The nation’s premier graduate fellowship for those pursuing careers as public service leaders has named a University of Hawaiʻi–West Oʻahu student to be among its recipients.
The Truman Foundation selected political science major James Patrick Ward, an ʻEwa Beach resident and Petty Officer 1st Class in the Navy, to be part of its 2020 Class of Truman Scholars. Students are chosen for this prestigious award based on their records of leadership, public service and academic achievement.
The highly competitive scholarship offers up to $30,000 to apply toward graduate study in the United States or abroad in a wide variety of fields. The competition was narrowed down from 773 applications to 190 finalists. The foundation selected 62 college students from 55 institutions as 2020 Truman Scholars. Ward is the only student from UH selected this year. UH West Oʻahu Chancellor Maenette Benham notified him via email, which he immediately shared with his wife, Lorna.
“It wasn’t until she broke into a big smile and started shouting that it finally hit home,” said Ward, who noted that this happened while he was completing a 14-day post-travel quarantine, “so this was all conducted through our lanai windows!”
This is the first scholarship Ward has ever received and it took a few minutes for his shock to transform into elation, he said.
“Of course, after which, I found myself jumping up and down and shouting for joy—all the while maintaining appropriate social distancing,” he quipped. “I still get giddy thinking about it.”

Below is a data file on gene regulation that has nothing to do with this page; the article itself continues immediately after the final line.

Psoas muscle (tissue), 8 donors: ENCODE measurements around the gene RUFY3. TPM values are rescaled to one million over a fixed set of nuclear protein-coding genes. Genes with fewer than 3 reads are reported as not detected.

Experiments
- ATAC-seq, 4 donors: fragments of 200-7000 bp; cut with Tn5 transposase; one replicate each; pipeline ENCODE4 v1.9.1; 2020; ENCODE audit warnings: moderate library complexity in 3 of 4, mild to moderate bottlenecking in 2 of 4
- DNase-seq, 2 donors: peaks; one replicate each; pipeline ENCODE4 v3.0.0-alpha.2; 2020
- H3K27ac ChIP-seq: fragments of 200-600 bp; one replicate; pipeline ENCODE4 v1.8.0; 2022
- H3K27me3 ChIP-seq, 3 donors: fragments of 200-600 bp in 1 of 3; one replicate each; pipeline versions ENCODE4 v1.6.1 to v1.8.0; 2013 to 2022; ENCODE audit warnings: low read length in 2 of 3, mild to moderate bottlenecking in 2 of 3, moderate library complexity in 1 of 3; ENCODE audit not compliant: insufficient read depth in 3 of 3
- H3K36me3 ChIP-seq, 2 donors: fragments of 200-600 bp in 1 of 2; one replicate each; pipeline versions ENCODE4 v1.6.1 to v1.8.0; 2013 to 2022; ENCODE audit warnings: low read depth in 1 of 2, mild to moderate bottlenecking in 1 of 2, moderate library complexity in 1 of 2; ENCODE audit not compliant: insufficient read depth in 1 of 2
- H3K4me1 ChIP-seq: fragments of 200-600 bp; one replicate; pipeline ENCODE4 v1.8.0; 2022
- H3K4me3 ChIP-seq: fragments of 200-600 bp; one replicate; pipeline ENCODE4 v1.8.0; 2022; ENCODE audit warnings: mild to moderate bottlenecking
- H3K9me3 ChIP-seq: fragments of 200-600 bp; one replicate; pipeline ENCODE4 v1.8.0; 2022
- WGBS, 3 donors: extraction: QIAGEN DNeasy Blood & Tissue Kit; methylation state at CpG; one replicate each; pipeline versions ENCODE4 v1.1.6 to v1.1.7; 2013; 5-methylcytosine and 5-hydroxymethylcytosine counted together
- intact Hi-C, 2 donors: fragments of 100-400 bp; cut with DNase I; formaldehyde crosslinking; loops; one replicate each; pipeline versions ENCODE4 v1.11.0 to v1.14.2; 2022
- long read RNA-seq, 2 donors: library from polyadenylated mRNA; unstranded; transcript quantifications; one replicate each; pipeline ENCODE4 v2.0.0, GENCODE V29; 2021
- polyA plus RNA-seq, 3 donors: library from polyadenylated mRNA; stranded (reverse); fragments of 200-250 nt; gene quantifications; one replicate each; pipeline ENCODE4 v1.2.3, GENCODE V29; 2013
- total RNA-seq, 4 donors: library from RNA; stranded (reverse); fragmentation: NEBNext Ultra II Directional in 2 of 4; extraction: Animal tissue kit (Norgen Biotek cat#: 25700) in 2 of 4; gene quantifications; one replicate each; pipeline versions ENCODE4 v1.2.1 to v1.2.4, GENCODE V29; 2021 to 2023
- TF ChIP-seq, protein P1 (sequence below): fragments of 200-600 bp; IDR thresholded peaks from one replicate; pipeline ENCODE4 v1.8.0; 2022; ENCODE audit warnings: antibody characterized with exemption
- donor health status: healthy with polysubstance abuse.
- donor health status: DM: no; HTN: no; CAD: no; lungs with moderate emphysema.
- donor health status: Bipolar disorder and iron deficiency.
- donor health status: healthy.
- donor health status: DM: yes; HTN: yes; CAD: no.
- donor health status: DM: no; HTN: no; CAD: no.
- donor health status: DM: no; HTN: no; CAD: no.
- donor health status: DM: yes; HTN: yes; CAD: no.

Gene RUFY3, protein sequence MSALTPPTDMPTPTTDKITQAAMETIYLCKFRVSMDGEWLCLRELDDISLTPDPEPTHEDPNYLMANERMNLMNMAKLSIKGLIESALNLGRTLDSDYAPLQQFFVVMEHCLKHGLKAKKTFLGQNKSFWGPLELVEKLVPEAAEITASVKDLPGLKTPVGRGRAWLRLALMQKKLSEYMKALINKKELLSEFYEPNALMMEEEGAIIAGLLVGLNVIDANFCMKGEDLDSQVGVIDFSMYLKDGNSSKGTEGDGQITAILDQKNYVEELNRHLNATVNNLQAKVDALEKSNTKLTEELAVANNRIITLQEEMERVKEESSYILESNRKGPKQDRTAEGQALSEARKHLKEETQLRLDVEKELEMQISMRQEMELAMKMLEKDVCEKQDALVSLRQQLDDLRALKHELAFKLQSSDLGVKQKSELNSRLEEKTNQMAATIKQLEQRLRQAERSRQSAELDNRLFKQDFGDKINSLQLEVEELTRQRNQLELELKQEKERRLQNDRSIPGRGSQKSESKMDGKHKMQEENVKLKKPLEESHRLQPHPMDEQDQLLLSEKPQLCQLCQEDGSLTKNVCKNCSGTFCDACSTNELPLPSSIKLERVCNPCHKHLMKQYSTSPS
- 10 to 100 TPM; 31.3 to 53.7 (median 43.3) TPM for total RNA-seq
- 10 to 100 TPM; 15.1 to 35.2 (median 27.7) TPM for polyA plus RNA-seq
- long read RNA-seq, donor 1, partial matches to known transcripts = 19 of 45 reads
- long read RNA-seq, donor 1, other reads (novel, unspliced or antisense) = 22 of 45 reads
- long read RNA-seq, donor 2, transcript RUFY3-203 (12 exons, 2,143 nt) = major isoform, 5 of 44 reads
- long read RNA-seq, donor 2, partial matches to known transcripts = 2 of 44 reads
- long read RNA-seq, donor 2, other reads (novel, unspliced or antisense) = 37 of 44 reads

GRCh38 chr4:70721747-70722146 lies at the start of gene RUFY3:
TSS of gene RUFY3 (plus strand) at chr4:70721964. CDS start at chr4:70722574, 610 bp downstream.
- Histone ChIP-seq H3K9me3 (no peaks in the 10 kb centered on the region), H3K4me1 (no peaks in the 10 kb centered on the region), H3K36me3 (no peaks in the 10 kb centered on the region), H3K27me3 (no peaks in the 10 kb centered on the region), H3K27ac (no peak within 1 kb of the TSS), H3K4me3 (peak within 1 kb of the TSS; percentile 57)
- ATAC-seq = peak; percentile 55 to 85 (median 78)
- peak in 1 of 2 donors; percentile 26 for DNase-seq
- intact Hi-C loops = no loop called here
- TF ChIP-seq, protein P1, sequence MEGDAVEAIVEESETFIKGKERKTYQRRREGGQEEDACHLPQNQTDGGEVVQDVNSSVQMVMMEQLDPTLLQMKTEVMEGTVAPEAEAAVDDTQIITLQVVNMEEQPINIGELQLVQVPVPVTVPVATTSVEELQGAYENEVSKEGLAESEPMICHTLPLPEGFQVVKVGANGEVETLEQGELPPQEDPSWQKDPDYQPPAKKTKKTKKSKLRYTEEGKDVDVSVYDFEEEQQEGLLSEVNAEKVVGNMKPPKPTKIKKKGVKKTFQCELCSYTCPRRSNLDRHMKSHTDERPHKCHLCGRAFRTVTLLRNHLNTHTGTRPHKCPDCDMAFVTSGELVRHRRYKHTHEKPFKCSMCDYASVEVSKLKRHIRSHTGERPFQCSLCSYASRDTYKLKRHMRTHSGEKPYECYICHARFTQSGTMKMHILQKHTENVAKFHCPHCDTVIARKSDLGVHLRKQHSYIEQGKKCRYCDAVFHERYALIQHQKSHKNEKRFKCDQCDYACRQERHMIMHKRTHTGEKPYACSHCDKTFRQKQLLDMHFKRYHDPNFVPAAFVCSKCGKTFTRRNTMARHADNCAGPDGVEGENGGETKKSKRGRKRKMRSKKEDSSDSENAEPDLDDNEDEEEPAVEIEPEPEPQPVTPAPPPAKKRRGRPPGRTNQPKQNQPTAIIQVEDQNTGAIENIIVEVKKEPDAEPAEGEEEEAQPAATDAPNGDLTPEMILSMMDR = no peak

In a follow-up conversation earlier this week, Benham told Ward via Zoom video conference that she was happy for him and his family, and that this was an extraordinary opportunity.
“Here at UH West Oʻahu, our value proposition is to graduate community-based leaders who will create change in our communities grounded on social justice,” Benham said to Ward. “You being selected as a Truman Scholar speaks volumes about both what you bring as a learner and what your professors are doing.”
On to law school
Ward—who enrolled at UH West Oʻahu in the spring of 2019—is focused on graduating in December with a bachelor of arts in political science.
“The political science program at UH West Oʻahu may be small in stature but punches way above its weight-class, integrating indigenous philosophies and concepts into the otherwise stale and worn-out paradigms of western political science,” he said. “In this sense UH West Oʻahu is incredibly precious and special, and I think a perfect incubator for new paradigms of political science and law in Hawaiʻi.”
Ward plans to use the scholarship to attend the UH Mānoa William S. Richardson School of Law and the UH Mānoa graduate school of political science, utilizing the dual degree program to earn a juris doctorate and postgraduate doctoral degrees. He aspires to become a lawyer and policy specialist working towards social justice.
“My overall goal is to provide legal service on a personal level and public basis for those of us that need it most—the underfunded, undereducated and marginalized people who make up the vast majority of America and Hawaiʻi,” Ward said. “This is one of the reasons I am so drawn to the Richardson School of Law. Their pro-bono program and Hawaiʻi Innocence Project puts law students right where they should be, helping people in need.”
—By Zenaida S. Arvman